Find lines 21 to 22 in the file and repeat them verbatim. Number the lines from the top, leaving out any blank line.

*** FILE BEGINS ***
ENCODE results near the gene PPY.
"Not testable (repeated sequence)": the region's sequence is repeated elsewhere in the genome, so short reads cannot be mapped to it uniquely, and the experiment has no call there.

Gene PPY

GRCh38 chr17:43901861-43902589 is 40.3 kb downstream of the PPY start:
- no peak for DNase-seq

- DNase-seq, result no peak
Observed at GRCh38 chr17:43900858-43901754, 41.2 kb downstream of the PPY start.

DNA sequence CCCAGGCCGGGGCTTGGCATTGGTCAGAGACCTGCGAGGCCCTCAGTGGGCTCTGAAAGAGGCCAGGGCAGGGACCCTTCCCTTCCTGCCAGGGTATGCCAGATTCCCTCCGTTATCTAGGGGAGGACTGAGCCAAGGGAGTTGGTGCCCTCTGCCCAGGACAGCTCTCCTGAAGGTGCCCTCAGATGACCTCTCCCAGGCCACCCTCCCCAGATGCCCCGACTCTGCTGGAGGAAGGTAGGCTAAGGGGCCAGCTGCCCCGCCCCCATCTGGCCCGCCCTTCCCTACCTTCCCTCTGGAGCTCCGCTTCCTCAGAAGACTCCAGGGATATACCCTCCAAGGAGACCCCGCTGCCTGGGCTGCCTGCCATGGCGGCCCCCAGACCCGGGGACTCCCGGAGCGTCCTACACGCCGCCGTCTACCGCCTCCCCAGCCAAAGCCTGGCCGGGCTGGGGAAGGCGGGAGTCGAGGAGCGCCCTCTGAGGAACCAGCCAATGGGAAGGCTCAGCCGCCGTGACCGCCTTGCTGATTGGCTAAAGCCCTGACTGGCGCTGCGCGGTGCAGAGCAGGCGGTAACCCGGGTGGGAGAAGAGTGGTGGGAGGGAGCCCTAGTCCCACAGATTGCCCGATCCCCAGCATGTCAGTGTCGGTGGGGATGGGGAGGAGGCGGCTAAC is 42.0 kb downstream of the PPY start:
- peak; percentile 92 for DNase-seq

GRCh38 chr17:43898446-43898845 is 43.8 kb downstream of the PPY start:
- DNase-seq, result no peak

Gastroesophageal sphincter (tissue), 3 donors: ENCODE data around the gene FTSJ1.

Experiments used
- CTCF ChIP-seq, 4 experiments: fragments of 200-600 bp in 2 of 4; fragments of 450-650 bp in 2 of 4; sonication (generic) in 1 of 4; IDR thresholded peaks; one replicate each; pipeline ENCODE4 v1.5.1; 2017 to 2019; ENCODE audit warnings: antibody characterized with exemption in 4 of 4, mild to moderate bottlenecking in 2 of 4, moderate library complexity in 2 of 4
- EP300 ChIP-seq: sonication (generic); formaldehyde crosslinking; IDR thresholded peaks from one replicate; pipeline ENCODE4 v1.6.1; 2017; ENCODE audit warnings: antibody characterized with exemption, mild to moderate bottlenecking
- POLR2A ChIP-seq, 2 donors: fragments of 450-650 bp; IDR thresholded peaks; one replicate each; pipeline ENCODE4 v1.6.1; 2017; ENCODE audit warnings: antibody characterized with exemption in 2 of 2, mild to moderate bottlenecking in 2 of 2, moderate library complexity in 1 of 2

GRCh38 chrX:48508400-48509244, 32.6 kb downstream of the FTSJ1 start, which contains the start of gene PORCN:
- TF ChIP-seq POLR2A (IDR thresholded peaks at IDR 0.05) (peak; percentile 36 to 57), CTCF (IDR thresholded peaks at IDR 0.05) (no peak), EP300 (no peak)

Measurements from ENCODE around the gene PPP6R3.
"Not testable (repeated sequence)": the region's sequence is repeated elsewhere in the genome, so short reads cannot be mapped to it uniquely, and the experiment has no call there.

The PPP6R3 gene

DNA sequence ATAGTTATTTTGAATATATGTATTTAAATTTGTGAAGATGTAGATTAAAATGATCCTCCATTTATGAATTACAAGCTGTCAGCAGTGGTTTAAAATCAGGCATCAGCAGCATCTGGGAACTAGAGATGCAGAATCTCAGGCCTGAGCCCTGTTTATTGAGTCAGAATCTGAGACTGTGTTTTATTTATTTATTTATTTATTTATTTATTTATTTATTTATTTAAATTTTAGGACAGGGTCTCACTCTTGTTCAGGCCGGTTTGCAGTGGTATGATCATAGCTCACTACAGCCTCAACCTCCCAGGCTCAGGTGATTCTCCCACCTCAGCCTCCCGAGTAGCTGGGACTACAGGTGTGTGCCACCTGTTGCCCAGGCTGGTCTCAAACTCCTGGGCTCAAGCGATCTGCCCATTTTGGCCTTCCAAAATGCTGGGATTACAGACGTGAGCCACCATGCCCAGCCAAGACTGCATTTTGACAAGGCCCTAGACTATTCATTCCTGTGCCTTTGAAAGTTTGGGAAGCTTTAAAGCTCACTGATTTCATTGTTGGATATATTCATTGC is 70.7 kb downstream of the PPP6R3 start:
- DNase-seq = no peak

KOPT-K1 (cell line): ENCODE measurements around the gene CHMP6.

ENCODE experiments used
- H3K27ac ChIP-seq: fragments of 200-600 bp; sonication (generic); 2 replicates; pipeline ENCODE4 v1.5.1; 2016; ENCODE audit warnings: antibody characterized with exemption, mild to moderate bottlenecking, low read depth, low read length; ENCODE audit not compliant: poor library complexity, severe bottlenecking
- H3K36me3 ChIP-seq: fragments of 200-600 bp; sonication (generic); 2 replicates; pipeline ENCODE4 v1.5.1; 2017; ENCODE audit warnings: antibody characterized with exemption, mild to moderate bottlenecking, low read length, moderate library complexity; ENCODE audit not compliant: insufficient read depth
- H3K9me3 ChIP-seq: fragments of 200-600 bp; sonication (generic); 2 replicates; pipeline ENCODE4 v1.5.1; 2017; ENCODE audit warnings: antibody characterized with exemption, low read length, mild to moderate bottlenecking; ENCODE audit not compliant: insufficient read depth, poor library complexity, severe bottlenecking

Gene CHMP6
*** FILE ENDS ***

The PPP6R3 gene

DNA sequence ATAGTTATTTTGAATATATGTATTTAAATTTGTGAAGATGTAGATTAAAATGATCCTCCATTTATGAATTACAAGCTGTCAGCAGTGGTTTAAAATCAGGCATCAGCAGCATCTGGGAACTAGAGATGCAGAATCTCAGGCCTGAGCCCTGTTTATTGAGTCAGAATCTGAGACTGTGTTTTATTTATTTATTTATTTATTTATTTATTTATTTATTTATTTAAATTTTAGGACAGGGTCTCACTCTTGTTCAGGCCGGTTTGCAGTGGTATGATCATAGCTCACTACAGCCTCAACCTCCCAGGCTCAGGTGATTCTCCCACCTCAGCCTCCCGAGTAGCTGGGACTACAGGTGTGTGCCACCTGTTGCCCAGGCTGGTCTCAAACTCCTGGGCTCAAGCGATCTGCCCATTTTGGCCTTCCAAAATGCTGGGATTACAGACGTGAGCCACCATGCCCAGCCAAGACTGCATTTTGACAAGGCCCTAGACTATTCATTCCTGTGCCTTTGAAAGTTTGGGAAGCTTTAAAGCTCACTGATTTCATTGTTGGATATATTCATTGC is 70.7 kb downstream of the PPP6R3 start: